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Molecules 2015, 20(5), 7750-7771; doi:10.3390/molecules20057750

Anti-Trypanosomal Activity of Nigerian Plants and Their Constituents
Department of Pharmaceutical and Medicinal Chemistry, University of Nigeria, Nsukka 410001, Nigeria
Department of Chemistry, Chemical and Bioactivity Information Centre, Faculty of Science, University of Buea, P.O. Box 63, Buea 00237, Cameroon
Department of Pharmaceutics, University of Nigeria, Nsukka 410001, Nigeria
Author to whom correspondence should be addressed.
Academic Editor: Thomas J. Schmidt
Received: 16 December 2014 / Accepted: 22 April 2015 / Published: 28 April 2015


African trypanosomiasis is a vector-borne parasitic disease causing serious risks to the lives of about 60 million people and 48 million cattle globally. Nigerian medicinal plants are known to contain a large variety of chemical structures and some of the plant extracts have been screened for antitrypanosomal activity, in the search for potential new drugs against the illness. We surveyed the literatures on plants and plant-derived products with antitrypanosomal activity from Nigerian flora published from 1990 to 2014. About 90 plants were identified, with 54 compounds as potential active agents and presented by plant families in alphabetical order. This review indicates that the Nigerian flora may be suitable as a starting point in searching for new and more efficient trypanocidal molecules.
Nigeria; trypanosomiasis; medicinal plants; plant products

1. Introduction

African trypanosomiasis is a parasitic disease caused by a protozoan of the genus Trypanosoma. Trypanosoma vivax (T. vivax), Trypanosoma congolense (T. congolense) and to a lesser extent Trypanosoma brucei brucei (T. b. brucei) are the main species responsible for African animal trypanosomosis (AAT) called nagana in West Africa while T. b. rhodesiense and T. b. gambiense cause sleeping sickness (human African trypanosomiasis, HAT). Surra and Dourine are caused by the other trypanosome species T. evansi and T. equiperdum respectively. The disease is transmitted by a bite of the vector—tsetse fly (Glossina species) [1].
In Nigeria, trypanosomiasis seems to be re-emerging as an important livestock disease, assuming major clinical importance in small ruminants and extending to previously designated tsetse-free zones [2,3]. Apart from the old Gboko endemic focus remaining active, there have been reports of the disease outbreak in many other communities in Nigeria [4,5].The prevalence rate in different breed of animals in Nigeria for the past few years have been studied and ranged from 8.4% to 15.53% [6,7].
In Africa, the annual loss in livestock production and mixed agriculture alone due to the disease is valued at 5 billion US dollars. In 1995, WHO Expert Committee estimated that 60 million people were at risk with an estimated 300,000 new cases per year in Africa, with fewer than 30,000 cases diagnosed and treated. In 2004, the number of new reported cases fell to 17,616 and WHO considered in that due to increased control, estimated cumulative rate to be between 50,000 and 70,000 cases. In 2009, the number of new cases reported dropped below 10,000 (9878) for the first time in 50 years and the estimated number of actual cases is currently 30,000. This trend has been maintained in 2012, with 7216 cases reported [8,9,10].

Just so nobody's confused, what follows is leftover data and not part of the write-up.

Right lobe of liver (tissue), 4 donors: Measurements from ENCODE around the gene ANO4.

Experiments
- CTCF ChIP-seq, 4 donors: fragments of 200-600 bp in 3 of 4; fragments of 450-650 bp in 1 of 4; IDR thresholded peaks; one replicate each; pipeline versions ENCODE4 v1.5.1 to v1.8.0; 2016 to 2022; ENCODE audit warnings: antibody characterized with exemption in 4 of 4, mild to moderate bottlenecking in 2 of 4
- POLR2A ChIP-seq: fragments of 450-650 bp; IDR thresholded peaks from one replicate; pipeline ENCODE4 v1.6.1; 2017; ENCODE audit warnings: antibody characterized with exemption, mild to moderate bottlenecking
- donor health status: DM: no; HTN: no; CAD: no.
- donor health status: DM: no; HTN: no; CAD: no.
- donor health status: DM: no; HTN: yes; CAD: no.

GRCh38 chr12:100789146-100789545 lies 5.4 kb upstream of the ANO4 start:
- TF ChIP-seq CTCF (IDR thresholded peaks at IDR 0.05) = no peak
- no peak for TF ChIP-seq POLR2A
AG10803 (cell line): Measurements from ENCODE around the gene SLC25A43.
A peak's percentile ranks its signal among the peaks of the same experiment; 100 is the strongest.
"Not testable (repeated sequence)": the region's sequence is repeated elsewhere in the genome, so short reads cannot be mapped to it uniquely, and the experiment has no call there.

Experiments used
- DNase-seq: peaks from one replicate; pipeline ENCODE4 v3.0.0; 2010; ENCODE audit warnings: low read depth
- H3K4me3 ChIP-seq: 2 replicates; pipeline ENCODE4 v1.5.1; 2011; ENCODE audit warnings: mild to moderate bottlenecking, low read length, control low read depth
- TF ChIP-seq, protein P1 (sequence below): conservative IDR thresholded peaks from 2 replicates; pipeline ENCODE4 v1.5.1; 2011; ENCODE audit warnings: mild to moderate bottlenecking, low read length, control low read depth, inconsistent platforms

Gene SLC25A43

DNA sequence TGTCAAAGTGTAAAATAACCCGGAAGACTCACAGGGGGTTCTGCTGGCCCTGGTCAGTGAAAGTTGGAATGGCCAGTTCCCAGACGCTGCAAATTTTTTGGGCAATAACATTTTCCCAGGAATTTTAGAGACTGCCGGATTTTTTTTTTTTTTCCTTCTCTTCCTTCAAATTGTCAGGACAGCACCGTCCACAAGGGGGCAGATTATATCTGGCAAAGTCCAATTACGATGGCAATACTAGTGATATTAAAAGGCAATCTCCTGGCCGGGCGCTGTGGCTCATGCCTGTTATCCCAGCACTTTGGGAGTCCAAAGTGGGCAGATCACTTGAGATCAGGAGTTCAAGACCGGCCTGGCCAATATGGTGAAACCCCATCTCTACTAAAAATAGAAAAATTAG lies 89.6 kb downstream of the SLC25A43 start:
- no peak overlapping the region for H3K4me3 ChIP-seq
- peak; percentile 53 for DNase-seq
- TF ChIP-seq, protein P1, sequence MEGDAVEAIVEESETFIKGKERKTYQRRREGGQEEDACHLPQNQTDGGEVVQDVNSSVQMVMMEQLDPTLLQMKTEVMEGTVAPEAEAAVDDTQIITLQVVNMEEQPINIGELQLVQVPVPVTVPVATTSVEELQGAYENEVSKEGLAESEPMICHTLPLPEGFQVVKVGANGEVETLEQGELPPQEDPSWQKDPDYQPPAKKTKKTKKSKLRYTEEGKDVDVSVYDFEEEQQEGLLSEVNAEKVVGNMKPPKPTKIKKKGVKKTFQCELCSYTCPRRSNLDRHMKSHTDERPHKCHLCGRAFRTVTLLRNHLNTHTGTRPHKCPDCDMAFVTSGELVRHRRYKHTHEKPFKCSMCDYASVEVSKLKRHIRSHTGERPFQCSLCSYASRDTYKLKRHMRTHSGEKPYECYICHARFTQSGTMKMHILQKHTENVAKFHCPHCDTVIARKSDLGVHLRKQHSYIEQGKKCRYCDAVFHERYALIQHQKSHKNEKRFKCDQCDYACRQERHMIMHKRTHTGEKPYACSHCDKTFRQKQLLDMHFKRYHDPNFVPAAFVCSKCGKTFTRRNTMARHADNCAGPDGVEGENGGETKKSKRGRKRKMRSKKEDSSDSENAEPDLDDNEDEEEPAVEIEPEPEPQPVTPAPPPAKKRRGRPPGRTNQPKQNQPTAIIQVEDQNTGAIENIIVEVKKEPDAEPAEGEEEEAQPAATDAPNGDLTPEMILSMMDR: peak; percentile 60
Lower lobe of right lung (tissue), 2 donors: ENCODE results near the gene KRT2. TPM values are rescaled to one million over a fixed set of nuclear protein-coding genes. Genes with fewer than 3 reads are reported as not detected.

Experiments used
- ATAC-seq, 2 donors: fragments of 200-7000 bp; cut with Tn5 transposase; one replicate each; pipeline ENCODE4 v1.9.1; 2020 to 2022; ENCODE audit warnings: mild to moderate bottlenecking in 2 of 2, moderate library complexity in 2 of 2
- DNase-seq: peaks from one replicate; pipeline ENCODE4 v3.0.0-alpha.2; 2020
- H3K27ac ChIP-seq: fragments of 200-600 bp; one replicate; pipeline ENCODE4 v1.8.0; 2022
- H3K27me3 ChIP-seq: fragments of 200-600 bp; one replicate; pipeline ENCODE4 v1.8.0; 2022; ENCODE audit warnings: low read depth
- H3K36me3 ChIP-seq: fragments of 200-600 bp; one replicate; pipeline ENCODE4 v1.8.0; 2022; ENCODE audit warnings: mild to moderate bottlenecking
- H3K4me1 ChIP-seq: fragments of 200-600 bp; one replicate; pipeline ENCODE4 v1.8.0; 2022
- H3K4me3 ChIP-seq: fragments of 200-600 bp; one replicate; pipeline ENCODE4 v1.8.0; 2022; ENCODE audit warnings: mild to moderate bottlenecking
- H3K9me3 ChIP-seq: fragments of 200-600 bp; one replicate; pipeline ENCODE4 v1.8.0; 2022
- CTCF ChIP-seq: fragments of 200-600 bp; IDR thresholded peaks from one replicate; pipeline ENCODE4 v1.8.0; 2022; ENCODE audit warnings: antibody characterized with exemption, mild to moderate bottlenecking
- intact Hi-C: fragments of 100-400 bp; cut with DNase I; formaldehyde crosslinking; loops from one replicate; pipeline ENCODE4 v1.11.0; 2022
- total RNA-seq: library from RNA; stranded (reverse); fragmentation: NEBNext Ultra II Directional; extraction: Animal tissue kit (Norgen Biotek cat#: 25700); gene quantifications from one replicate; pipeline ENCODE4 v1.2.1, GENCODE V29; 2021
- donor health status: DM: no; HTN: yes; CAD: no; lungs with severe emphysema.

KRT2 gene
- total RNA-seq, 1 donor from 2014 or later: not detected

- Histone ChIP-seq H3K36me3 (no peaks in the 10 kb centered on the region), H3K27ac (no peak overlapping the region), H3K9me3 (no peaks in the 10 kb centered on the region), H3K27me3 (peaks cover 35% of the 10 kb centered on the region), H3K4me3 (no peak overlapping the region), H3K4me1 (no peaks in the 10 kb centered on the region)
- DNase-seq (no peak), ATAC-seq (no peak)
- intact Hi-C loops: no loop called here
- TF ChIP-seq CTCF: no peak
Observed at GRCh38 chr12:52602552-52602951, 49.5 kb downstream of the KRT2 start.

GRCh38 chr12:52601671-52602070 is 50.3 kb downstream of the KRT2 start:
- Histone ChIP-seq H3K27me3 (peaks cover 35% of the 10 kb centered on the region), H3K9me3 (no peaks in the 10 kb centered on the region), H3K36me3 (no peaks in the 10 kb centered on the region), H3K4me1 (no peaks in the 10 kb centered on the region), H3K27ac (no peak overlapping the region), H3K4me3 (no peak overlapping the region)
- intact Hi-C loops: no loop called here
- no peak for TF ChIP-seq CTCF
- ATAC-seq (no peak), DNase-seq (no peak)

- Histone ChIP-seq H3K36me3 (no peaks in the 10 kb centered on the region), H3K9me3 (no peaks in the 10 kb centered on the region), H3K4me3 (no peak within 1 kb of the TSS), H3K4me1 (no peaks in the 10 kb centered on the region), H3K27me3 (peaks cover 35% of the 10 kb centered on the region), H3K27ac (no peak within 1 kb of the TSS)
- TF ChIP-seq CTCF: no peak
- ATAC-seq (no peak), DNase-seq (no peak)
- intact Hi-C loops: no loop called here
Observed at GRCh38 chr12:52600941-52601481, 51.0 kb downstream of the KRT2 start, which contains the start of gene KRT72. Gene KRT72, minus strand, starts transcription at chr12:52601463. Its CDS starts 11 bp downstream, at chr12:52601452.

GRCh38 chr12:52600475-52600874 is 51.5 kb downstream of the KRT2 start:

The current chemotherapy of HAT relies on only six drugs (suramin, pentamidine, melarsoprol, eflorinithine, arsobal and mel B), five of which were developed more than 30 years ago. Others such as homidium, isometamidium and diminazene aceturate are used in animal infections. Each of these drugs has one or more of these challenges: expensive, highly toxic, need parenteral administration and parasites increasing resistance. However, tireless effort being made by WHO, private partners and local governments to eliminate HAT is yielding significant success. The Drugs for Neglected Diseases initiative (DNDi) is developing fexinidazole to a new oral drug for HAT with a good chance of success. It has entered Phase II/III clinical study in patients with late-stage sleeping sickness. It is hoped that fexinidazole would solve the problems and limitations of current chemotherapeutic options [11,12,13].
Several reviews on medicinal plants used in treatment of trypanosomiasis have been published [14,15,16,17,18,19,20,21]. It is estimated that 66%–85% of the World’s population depends directly on plants as medicine and search for drugs derived from plants has accelerated in recent years [22,23,24,25,26,27,28,29,30]. Nigeria, located in West Africa on the Gulf of Guinea, has a rich biodiversity. There are many reports documenting the potentials of medicinal plants in Nigeria against several diseases except trypanosomiasis [31,32]. This paper documents works on Nigerian medicinal plants and derived products as source of trypanocidal agents which could be further investigated for the development of better drug molecules for the disease. We present the plants which are 84 by their plant families (40) in alphabetical order.

2. Acanthaceae, Amaryllidaceae, Anacardiaceae, Annonaceae, Apocynaceae, Araceae, Asclepiadaceae, Asteraceae and Burseraceae